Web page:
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Transparency, Luxury to Dream of in China - Stories about China

 

Foggyview

Inspired by Fred Wilson, who uses its AVC Blog as a diary, sand box, and therapy, I am going to keep this blog exclusive to myself and try to write as long as I can. Doing business with China and Chinese since 1991,  I do not lack stories and anecdotes to share.  I hope it will become a cleansing and therapy process for myself, while being helpful to those who are intrigued by this gigantic country and its people.

If you want to ask me what the biggest challenges are when it comes to working with Chinese.  Lack of transparency is on top of my list. It is hard to see things through, from the government to small businesses.  

We all remember that,  late 2015, China was plunged into a chaotic situation.  RMB's value was dropping like a rock vs. US dollar.  Investors, both domestic and foreign, were panicking.  Local Chinese rushed to banks trying to exchange all their savings into U.S. dollar. , so did some institutions, out of the fear that RMB would crash and Chinese economy would crash.  Nobody from the government stood up to communicate with its people and the rest of the world.  Instead, people were given silence treatment, causing them to suspect that the government was hiding something from them.  It was not the case in reality.  People were aware of most of the existing issues.  Chinese government did not understood that leaving people in the dark might lead to distrust and insecurity, a catastrophic situation.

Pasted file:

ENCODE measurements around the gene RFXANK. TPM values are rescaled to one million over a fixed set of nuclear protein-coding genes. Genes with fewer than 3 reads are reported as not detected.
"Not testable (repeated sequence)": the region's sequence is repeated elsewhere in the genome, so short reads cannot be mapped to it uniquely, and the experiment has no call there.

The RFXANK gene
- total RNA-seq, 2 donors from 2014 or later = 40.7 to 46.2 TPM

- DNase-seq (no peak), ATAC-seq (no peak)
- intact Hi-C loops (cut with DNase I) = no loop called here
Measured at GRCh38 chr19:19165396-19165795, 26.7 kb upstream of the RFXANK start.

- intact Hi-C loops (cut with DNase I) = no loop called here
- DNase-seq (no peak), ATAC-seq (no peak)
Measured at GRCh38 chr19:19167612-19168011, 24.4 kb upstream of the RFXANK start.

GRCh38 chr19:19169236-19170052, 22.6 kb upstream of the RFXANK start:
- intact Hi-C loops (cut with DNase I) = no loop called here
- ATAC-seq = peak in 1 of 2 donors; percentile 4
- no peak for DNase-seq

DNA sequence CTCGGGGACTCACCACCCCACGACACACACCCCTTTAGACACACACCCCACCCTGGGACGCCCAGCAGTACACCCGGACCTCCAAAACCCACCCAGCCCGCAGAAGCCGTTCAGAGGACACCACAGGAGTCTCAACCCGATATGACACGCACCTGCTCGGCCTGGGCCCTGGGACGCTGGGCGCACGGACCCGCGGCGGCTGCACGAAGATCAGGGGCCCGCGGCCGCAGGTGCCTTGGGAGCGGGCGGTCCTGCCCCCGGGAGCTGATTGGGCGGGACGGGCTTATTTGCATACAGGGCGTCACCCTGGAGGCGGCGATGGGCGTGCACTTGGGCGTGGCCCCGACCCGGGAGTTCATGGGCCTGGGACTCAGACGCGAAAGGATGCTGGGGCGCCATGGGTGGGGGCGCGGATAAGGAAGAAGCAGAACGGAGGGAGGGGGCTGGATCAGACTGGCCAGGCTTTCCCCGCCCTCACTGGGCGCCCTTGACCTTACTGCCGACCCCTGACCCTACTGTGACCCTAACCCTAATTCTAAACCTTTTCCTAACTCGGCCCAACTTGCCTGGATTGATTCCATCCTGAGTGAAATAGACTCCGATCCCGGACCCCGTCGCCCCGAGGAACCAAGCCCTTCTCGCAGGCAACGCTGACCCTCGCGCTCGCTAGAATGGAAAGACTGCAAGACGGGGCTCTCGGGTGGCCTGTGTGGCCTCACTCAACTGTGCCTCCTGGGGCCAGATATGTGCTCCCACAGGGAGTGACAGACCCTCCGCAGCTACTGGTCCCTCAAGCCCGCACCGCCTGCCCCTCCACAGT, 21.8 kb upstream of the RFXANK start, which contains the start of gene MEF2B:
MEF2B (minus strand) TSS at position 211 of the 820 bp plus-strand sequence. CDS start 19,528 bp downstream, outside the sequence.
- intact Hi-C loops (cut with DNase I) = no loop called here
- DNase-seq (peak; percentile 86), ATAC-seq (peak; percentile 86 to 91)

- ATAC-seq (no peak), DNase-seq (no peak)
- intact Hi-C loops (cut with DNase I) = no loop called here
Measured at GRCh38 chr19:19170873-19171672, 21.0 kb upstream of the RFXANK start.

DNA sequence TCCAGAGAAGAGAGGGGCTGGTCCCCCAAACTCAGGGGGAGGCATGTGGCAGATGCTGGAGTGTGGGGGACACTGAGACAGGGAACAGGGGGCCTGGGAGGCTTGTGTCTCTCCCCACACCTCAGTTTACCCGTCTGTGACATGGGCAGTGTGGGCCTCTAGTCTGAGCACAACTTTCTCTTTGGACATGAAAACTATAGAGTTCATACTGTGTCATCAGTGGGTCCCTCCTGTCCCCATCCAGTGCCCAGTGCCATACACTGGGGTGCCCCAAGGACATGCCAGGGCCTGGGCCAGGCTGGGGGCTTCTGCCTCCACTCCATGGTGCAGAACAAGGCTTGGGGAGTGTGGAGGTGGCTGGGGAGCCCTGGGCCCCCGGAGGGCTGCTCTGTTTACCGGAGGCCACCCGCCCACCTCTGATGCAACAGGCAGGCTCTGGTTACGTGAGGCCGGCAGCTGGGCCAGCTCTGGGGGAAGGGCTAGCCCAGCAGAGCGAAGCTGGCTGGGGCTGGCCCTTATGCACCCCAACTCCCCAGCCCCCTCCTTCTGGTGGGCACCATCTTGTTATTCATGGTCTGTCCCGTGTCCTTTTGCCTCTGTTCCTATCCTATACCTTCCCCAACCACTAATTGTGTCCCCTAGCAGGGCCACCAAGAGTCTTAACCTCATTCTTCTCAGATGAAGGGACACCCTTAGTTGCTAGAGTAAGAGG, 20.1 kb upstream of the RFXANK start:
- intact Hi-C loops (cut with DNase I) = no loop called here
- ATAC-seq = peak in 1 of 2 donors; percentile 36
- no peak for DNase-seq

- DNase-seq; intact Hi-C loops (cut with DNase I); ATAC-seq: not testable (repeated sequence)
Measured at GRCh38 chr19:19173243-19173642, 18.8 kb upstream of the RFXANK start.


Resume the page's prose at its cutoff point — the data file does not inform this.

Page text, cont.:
Not just the government.  Business people also like to keep their cards close to chest.  One of the teams we work with in China on consumer products' marketing and distribution has the same challenge.  They are a group of  young people, smart and diligent.  However, getting them to share market data and progress is like pulling teeth.  It took me a while to figure out why -  they are concerned that U.S. team will learn from them and bypass them in the near future; additionally they do not want people to know they have troubles.  I told them that one of the ways to avoid the situation they dislike is to open up and be transparent. 

I compare working with China to diving into a deep ocean.  The diver must have the coverage to face the darkness and keep swimming until he reaches the shore. 

 

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